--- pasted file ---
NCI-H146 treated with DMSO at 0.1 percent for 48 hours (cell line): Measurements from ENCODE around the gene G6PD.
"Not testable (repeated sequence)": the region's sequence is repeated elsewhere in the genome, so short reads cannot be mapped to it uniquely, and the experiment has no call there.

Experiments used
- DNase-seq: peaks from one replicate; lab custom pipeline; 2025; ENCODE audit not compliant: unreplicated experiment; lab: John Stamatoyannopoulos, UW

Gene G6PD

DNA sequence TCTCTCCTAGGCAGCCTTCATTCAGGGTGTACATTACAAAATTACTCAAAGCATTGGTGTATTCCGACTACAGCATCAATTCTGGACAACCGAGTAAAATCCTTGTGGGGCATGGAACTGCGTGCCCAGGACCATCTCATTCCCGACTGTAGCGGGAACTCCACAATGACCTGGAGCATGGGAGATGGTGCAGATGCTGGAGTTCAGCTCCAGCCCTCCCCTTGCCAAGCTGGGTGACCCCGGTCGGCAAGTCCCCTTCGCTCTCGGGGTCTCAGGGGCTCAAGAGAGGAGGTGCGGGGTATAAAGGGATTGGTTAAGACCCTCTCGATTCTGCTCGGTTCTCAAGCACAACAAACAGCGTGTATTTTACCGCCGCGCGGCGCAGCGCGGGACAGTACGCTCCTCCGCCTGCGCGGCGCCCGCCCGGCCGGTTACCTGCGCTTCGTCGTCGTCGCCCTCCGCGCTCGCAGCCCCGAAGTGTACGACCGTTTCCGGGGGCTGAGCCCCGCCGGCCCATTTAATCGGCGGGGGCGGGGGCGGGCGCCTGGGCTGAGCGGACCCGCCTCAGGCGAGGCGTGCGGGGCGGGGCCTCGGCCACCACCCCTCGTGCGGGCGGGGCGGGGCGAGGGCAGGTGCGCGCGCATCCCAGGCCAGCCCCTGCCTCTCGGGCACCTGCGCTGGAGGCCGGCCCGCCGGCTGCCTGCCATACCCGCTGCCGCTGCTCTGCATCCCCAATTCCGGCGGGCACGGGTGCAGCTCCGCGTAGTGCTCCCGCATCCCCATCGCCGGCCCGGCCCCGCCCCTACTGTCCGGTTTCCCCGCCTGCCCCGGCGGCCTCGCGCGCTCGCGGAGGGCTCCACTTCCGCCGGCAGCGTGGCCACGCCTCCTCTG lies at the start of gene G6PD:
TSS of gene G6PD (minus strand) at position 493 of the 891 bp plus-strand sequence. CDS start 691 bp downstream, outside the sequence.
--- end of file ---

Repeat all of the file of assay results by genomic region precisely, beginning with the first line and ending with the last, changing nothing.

NCI-H146 treated with DMSO at 0.1 percent for 48 hours (cell line): Measurements from ENCODE around the gene G6PD.
"Not testable (repeated sequence)": the region's sequence is repeated elsewhere in the genome, so short reads cannot be mapped to it uniquely, and the experiment has no call there.

Experiments used
- DNase-seq: peaks from one replicate; lab custom pipeline; 2025; ENCODE audit not compliant: unreplicated experiment; lab: John Stamatoyannopoulos, UW

Gene G6PD

DNA sequence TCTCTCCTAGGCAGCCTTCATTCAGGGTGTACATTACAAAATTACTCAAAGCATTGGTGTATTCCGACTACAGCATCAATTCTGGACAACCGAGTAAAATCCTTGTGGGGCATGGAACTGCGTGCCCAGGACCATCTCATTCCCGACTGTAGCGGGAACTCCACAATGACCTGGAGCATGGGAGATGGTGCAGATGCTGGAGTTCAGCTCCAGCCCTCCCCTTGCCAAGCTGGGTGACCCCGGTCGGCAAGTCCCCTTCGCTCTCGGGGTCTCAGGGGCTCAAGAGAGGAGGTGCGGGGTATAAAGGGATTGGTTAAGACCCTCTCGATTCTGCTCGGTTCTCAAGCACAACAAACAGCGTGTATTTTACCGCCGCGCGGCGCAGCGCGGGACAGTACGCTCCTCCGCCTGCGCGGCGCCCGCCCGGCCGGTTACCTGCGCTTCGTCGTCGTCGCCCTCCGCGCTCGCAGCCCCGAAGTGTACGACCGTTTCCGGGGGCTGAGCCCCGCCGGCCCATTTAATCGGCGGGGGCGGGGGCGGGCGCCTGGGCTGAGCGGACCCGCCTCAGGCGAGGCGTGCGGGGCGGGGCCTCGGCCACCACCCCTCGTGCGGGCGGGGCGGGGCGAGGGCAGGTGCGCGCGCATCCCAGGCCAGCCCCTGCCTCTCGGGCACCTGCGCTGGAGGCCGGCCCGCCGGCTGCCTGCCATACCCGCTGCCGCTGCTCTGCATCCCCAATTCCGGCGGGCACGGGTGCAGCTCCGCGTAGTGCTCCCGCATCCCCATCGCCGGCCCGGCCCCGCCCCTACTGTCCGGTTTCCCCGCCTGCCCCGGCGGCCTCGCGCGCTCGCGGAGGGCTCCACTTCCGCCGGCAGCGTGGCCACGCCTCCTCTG lies at the start of gene G6PD:
TSS of gene G6PD (minus strand) at position 493 of the 891 bp plus-strand sequence. CDS start 691 bp downstream, outside the sequence.